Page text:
Upon crossing PL LD, the company conducts target handover, allowing squad quadcopters to track enemy positions between PL LD and PL B. In the eastern sector, the remaining enemy recon team withdraws. Further, the executive officer confirms no civilian presence in kill box 3 and establishes it (see figure 5). Autonomous attack UASs and 120 mm mortars begin destroying the enemy squad in kill box 3 while the company advances. In the western sector, the company makes contact using the smallest element possible—usually a single UGV—because of accurate situational awareness created by the ISR network over the area of operations. Four armed UGVs enter kill box 1 to destroy or suppress remaining enemy humans while one infantry platoon envelops the position. The commander disables kill boxes 1 and 2 before any friendly humans enter the area, restricting autonomous weapons engagement authority to enemy vehicles only. Once restricted, the UGVs continue autonomously scanning sectors of fire using sensors to detect human or vehicle targets. As the UGVs lock onto sequential targets, human operators command the UGVs to either engage or move on to the next target within their sector of fire. Because of the UGVs stabilized autonomous weapons and programming, they are capable of incredible accuracy and lethality, similar to a common remotely operated weapon station (CROWS) system.27 Thus, by the time infantrymen attack through the enemy positions, most enemy soldiers are already casualties or suppressed and unable to respond to attacking humans.


As the company crosses PL B, it employs all systems to further degrade enemy leadership and combat power. The 120 mm mortar fire and autonomous attack UASs shape the battlefield by forcing the enemy to constantly reposition, further exposing them to attacks. Long-range engagements also open seams between positions and reveal exposed flanks for the company to isolate and attack. The autonomous UGVs move forward with local infantry support and engage the remaining three MBTs and the lone IFV using antitank missiles. Three UGVs are destroyed during this engagement; however, the IFV and one MBT are also destroyed (see figure 6). The two remaining MBTs withdraw north into Columbus. Infantrymen, using suppressing fire from UGVs and information from ISR systems, isolate and destroy enemy infantry units. As air defense threats and availability allow, the company employs close-air support and close-combat attack aircraft to engage additional enemy targets. Once the enemy retreats, the company continues using indirect fire and close-air support to pursue and disrupt enemy units. The company then consolidates, moves up supply UGVs, conducts casualty evacuation, and establishes a defensive line along PL LOA.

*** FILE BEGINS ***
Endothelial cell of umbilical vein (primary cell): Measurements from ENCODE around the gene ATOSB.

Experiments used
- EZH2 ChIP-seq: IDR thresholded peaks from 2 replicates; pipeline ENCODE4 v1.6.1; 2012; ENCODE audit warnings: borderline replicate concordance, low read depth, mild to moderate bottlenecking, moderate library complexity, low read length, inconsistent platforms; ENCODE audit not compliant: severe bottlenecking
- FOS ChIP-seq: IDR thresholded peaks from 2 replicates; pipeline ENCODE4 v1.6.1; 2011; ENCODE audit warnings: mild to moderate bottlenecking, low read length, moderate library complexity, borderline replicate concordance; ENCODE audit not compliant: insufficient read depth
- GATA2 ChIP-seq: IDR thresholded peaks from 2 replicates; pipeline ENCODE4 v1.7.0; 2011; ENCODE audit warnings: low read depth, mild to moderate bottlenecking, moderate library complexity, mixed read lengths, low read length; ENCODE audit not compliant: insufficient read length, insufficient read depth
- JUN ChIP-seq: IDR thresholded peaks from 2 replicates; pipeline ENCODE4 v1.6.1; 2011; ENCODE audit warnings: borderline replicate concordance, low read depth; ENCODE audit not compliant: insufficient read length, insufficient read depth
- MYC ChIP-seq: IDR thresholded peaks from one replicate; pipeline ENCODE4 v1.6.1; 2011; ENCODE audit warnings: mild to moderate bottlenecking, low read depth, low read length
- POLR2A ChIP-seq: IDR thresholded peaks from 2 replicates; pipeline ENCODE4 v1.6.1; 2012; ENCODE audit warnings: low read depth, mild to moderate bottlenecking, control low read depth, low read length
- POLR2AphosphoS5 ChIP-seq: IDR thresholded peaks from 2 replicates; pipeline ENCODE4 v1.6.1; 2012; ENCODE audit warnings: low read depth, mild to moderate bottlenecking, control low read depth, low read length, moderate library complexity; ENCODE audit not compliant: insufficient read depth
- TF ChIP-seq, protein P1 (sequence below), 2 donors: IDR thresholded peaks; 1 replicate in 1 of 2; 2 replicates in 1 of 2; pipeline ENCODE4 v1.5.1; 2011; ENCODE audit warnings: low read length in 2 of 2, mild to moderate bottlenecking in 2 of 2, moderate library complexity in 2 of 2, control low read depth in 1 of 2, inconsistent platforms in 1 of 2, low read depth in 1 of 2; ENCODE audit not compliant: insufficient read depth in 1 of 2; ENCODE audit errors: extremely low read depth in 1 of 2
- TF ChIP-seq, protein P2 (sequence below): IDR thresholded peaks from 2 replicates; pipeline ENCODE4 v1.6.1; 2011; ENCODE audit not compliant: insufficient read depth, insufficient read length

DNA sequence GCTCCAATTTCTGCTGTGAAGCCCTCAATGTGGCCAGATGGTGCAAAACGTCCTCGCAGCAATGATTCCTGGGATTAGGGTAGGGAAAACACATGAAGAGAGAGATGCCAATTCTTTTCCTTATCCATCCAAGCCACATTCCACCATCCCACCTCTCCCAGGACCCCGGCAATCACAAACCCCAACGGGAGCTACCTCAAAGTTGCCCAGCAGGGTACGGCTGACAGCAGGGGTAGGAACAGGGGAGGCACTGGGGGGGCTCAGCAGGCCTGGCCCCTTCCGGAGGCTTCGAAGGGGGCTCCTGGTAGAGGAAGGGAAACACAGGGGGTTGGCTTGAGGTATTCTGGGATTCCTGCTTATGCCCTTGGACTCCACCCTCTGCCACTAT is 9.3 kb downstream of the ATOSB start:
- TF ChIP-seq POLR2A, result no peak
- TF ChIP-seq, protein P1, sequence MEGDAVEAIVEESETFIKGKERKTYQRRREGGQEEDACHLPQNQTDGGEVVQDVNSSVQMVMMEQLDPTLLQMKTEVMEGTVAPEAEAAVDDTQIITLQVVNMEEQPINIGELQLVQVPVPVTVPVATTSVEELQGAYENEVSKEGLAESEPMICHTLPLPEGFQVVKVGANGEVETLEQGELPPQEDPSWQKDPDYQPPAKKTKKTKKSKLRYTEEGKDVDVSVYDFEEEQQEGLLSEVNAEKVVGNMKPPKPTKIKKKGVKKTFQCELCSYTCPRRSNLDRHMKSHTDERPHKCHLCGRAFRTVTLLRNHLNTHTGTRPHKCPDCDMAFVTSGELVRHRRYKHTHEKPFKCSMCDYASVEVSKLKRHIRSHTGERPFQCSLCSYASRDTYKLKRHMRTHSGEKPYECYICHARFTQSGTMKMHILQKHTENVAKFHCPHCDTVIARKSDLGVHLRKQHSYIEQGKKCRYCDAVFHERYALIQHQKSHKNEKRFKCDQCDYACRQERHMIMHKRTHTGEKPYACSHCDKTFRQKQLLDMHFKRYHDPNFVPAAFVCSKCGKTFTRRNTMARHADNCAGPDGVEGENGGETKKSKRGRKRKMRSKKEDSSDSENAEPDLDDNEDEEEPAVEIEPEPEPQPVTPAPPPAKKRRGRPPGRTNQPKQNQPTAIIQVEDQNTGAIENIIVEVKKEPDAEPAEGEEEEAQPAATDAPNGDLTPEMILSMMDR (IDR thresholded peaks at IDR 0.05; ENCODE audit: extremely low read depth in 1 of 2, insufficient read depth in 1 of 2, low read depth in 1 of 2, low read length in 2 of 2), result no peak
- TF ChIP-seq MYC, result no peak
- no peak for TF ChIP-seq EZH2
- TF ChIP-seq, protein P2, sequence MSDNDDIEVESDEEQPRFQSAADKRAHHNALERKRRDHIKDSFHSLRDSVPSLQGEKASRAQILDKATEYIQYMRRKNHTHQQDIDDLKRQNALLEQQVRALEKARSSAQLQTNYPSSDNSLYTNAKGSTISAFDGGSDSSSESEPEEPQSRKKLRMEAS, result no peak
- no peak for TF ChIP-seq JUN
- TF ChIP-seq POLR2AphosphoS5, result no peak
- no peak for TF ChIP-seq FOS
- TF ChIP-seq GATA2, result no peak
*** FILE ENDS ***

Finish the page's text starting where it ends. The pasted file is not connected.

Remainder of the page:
Historian Michael Howard observed, “No matter how clearly one thinks, it is impossible to anticipate precisely the character of future conflict. The key is not to be so far off the mark that it becomes impossible to adjust once that character is revealed.”28

Attempting to visualize the future battlefield and environment is one of the Army’s sacred duties.29 The U.S. Army should create more concrete visualizations of the future battlefield and incorporate potential LAWS. The military, and especially light infantry community, must move with a sense of urgency in the autonomous weapons field because “adversaries are developing and employing a broad range of advanced” autonomous “technologies as well as employing new tactics to disrupt U.S. military strengths and exploit perceived weaknesses.”30 In the future, adversaries’ LAWS could significantly threaten American infantrymen, and U.S. systems could drastically improve the combat capability of infantry formations.


The Army should transition LAWS to phase two, thereby increasing authority and capability while maintaining ethical standards and developing U.S. confidence in autonomous systems. A Stryker company provides a good organizational model for the future LIRC. This organization could achieve the U.S. Army Robotic and Autonomous Systems Strategy objectives and goals. Further, the LIRC could achieve many of the U.S. Army Operating Concept objectives, such as improving mobile protected precision firepower, lethality and effects, protection, and situational understanding.31 In fact, the Army Operating Concept recognized that “autonomy enabled systems will deploy as force multipliers at all echelons from the squad to the brigade combat team.”32 The U.S. Army must not avoid the risk of lethal autonomous weapons and develop units that recognize and leverage these potential capabilities across all levels while taking prudent risks.33 Without developing these forces, the U.S. military may find itself at a significant disadvantage in the next conflict.